I listen to the rough rasp of her breathing, wondering what I’ll do if the breathing stops. In some ways, it would be the easiest thing. In other ways, unbearable. We lie, the baby and I, in this womb of a bed and hide from the outside world. 

The book also contained wonderful descriptions of France – giving glimpses into everything from the problems of renovating houses there, to the joy of preserving figs and cherries. The food aspects of the book were particularly interesting to me and I loved reading detailed descriptions of various traditional French recipes. 

As you can tell, I loved this book. Some might complain that there were too many coincidences, but I was so wrapped up in the lives of these wonderfully drawn characters that I didn’t care. I highly recommend The Mouseproof Kitchen to anyone who enjoys reading about realistic characters battling with complex emotional issues.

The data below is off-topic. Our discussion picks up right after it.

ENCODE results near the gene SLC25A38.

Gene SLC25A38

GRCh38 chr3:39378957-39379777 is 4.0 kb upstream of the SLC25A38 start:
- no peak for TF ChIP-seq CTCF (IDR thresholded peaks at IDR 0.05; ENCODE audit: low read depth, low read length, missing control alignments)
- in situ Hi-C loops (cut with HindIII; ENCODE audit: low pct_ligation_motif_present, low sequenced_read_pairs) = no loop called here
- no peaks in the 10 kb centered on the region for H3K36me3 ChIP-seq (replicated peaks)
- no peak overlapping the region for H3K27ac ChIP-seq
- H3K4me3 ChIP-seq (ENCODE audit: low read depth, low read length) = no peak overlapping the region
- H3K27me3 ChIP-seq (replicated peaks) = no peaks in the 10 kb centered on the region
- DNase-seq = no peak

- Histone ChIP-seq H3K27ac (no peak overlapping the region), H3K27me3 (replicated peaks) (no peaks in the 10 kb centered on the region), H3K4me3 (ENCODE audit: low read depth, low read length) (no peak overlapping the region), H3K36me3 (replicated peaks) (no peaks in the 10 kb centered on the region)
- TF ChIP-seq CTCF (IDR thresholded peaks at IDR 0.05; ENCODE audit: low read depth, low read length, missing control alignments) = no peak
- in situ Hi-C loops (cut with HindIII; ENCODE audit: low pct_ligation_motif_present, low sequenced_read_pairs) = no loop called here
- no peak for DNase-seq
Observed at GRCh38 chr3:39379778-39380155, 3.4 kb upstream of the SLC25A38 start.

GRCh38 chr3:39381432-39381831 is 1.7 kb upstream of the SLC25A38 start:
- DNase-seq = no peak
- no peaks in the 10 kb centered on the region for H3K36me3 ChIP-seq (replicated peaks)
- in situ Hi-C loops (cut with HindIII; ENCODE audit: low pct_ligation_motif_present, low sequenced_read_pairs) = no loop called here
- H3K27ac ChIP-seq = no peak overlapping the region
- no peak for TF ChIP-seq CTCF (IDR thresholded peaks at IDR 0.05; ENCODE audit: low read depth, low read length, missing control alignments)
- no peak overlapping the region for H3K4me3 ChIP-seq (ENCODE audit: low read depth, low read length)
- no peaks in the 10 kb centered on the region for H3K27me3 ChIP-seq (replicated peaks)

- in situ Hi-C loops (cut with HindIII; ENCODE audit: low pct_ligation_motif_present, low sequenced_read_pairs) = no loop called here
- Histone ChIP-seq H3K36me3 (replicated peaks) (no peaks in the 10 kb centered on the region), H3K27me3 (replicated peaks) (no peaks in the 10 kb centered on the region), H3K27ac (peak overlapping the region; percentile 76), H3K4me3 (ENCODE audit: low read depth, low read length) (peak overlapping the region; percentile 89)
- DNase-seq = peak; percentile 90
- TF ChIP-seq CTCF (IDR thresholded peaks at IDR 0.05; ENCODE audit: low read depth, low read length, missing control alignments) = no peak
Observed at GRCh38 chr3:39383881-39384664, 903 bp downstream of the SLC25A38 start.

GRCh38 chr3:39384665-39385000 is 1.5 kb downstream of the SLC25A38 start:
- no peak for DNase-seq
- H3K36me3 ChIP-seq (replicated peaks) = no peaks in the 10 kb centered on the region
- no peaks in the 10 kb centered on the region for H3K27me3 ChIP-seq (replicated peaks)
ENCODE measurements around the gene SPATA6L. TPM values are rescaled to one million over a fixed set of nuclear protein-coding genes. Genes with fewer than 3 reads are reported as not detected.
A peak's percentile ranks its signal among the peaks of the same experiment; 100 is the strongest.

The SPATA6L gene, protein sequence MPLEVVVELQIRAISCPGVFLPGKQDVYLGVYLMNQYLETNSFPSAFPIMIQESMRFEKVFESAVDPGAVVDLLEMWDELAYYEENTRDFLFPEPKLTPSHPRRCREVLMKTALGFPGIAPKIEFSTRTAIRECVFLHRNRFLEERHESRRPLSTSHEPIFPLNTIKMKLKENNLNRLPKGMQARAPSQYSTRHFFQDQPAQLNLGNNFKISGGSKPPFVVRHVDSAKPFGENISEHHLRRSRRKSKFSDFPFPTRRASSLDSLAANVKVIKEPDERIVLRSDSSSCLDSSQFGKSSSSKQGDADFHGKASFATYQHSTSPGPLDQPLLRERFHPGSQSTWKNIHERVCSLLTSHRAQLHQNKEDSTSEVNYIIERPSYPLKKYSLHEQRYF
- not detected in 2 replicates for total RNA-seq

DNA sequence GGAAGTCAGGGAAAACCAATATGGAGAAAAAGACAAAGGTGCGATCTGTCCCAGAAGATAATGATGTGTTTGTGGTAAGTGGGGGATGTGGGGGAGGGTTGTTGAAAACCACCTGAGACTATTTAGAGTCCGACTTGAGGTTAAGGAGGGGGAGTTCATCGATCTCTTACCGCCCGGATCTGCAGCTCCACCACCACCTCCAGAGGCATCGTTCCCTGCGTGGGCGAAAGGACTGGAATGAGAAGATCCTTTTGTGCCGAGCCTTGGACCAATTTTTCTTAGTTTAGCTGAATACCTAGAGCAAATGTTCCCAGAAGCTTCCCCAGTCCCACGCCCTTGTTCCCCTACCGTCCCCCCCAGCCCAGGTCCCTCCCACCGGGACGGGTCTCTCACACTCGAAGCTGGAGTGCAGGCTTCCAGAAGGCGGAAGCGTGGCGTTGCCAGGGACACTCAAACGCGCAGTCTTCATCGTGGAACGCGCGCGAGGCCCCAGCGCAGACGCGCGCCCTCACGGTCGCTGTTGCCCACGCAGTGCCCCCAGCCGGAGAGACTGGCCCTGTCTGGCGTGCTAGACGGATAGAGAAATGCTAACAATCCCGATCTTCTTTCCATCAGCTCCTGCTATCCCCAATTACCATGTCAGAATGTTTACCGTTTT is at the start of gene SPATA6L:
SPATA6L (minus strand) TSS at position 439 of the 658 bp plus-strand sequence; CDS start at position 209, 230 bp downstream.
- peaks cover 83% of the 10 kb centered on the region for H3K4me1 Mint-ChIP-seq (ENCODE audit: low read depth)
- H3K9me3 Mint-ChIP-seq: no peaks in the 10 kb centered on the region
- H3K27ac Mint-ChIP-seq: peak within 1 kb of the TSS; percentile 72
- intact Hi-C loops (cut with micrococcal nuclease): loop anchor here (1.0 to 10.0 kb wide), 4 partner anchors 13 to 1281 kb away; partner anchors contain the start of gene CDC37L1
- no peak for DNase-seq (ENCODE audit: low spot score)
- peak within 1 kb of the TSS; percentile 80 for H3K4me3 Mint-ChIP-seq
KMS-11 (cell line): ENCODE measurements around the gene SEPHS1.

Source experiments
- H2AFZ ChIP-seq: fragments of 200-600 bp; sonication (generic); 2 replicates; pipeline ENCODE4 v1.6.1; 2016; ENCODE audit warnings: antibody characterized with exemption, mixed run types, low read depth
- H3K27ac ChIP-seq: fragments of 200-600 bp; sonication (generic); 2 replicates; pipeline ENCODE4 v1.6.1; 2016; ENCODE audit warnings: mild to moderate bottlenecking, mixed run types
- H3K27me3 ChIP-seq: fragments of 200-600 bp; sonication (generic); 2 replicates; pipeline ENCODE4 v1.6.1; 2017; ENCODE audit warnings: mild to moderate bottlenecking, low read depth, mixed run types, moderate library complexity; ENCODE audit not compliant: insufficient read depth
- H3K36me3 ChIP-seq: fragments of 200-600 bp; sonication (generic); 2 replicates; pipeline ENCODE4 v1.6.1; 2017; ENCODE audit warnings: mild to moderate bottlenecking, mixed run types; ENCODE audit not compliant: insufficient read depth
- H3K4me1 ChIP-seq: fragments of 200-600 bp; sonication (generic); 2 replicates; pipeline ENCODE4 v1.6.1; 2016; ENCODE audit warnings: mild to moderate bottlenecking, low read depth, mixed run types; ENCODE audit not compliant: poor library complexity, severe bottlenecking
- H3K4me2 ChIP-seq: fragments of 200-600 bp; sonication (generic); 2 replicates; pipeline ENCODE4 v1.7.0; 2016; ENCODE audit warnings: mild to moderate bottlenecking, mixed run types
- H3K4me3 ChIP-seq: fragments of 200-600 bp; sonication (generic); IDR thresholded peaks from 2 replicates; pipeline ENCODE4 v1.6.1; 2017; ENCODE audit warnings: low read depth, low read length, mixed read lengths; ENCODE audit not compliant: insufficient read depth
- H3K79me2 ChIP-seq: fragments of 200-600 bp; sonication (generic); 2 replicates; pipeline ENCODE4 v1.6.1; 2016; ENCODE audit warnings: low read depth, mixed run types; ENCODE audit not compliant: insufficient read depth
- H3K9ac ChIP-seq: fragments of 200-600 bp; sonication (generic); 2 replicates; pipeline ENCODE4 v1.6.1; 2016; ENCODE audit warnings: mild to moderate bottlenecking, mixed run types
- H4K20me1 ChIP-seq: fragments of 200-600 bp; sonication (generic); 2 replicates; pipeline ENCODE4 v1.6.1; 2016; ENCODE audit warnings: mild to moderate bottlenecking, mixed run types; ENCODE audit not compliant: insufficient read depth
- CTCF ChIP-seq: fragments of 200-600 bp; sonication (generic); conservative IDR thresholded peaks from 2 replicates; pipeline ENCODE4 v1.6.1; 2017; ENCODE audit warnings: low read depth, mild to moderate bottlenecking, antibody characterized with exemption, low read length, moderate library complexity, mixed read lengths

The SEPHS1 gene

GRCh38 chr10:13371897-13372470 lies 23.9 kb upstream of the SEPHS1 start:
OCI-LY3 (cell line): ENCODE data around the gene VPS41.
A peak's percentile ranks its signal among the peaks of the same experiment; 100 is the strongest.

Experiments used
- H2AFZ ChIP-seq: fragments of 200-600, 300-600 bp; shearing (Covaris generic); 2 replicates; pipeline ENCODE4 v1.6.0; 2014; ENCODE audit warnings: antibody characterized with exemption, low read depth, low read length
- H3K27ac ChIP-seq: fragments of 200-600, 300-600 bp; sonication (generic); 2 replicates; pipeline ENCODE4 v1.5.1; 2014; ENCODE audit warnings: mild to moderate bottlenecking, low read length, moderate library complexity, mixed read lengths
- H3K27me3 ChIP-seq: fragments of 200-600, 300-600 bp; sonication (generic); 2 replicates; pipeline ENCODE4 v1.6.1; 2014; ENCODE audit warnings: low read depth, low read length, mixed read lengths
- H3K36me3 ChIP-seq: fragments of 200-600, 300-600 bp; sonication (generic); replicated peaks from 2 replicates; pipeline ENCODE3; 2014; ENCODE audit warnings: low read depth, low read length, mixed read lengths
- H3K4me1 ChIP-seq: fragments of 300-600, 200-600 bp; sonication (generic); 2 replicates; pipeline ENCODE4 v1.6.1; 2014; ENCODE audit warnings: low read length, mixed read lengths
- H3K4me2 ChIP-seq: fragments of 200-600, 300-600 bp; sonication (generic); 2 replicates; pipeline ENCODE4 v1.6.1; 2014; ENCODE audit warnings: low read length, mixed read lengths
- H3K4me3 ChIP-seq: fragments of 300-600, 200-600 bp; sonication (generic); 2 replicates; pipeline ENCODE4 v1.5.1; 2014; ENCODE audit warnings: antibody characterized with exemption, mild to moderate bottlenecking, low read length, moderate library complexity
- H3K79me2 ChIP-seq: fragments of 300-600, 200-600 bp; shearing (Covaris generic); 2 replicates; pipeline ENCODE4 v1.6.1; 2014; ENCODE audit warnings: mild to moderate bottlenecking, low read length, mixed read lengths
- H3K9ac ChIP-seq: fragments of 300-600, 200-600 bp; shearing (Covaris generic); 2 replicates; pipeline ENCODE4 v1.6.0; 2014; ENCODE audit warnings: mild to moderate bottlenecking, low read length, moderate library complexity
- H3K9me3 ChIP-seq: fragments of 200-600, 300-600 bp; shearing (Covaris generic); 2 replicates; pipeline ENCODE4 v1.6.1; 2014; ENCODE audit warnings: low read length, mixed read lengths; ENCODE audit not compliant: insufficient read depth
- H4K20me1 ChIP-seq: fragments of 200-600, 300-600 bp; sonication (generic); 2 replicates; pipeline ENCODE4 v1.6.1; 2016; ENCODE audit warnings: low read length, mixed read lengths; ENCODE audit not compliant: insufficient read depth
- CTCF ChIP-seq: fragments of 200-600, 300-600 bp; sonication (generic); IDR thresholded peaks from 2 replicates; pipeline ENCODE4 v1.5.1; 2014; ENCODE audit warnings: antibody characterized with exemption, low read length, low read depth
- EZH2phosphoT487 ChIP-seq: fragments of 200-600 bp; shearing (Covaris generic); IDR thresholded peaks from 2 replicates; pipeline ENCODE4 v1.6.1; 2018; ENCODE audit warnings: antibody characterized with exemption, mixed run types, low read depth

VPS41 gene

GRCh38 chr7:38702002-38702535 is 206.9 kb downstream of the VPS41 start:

2013 Non Fiction Other Prizes Recommended books

A Sting in the Tale by Dave Goulson

A Sting in the Tale Shortlisted for 2013 Samuel Johnson Prize for Non-Fiction

Five words from the blurb: bumblebee, expert, protect, research, dangers

I picked up a copy of this book because the author was planning to talk at my local library. I didn’t have a particular interest in bees, but Dave Goulson is an inspiring man and he’s made me look at them in a new light.

The author is a Professor of Biological Sciences at the University of Sussex and has published over 200 scientific articles on the ecology of bees and other insects. A Sting in the Tale is a witty, accessible book that summaries most of what is known about bumblebees today.

The book is packed with amusing anecdotes about the difficulties of studying bees; whilst also giving sound scientific information about the problems facing their population in the UK today. It is one of those wonderful books that enables someone with limited knowledge on a subject to understand and become fascinated by something they’d normally overlook. I had no idea that bumblebees are necessary to pollinate tomatoes and a whole industry has been set up to produce commercial bumblebee nests, which are then shipped to tomato glasshouses around the world: